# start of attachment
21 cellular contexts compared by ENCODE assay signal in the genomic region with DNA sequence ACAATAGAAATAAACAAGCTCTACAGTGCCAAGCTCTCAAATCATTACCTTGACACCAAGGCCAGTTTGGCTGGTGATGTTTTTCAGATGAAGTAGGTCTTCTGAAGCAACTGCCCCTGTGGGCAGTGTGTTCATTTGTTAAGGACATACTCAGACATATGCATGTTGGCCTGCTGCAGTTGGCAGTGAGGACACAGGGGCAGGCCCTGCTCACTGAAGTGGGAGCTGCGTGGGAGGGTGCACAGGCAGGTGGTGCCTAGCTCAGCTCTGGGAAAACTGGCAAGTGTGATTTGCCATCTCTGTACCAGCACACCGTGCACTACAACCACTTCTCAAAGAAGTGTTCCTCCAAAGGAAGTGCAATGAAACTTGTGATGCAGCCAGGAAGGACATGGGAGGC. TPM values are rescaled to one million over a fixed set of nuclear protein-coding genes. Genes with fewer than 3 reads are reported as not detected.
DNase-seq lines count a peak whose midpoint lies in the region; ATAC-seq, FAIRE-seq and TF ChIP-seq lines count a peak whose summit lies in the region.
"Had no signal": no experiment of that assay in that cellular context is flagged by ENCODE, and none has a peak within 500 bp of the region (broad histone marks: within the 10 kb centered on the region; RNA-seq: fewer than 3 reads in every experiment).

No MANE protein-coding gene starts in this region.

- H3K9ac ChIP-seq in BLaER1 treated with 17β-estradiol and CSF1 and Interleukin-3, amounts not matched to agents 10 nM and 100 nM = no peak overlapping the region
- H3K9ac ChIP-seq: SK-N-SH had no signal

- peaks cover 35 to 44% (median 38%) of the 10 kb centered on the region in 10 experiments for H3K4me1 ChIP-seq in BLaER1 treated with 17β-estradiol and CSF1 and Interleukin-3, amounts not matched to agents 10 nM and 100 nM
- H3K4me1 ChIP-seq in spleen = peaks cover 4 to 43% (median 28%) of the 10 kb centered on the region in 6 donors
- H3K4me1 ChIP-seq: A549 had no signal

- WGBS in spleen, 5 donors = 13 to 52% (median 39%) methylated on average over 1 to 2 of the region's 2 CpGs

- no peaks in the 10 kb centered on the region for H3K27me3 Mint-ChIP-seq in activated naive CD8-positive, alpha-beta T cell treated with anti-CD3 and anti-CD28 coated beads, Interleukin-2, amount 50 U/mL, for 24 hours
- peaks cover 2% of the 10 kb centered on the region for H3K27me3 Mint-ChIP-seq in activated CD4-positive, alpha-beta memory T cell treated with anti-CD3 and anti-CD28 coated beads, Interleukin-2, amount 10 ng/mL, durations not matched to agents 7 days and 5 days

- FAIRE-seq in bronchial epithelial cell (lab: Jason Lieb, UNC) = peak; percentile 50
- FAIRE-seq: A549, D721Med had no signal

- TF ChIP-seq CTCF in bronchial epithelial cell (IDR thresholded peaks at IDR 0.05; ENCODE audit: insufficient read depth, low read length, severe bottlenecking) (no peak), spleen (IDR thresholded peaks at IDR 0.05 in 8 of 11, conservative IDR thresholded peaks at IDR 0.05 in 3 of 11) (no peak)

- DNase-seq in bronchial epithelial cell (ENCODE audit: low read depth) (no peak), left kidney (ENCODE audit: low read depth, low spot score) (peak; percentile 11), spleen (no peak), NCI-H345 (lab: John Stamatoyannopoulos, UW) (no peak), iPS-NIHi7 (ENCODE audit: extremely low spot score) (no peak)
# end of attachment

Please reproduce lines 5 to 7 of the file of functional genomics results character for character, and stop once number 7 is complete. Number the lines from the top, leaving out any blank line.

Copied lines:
- H3K9ac ChIP-seq in BLaER1 treated with 17β-estradiol and CSF1 and Interleukin-3, amounts not matched to agents 10 nM and 100 nM = no peak overlapping the region
- H3K9ac ChIP-seq: SK-N-SH had no signal

- peaks cover 35 to 44% (median 38%) of the 10 kb centered on the region in 10 experiments for H3K4me1 ChIP-seq in BLaER1 treated with 17β-estradiol and CSF1 and Interleukin-3, amounts not matched to agents 10 nM and 100 nM